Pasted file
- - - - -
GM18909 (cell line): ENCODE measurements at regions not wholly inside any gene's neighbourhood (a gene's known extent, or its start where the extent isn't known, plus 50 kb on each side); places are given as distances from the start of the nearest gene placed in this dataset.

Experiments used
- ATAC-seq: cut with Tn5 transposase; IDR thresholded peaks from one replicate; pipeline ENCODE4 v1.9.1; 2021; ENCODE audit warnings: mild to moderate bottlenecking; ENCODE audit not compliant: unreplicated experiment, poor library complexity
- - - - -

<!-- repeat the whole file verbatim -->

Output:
GM18909 (cell line): ENCODE measurements at regions not wholly inside any gene's neighbourhood (a gene's known extent, or its start where the extent isn't known, plus 50 kb on each side); places are given as distances from the start of the nearest gene placed in this dataset.

Experiments used
- ATAC-seq: cut with Tn5 transposase; IDR thresholded peaks from one replicate; pipeline ENCODE4 v1.9.1; 2021; ENCODE audit warnings: mild to moderate bottlenecking; ENCODE audit not compliant: unreplicated experiment, poor library complexity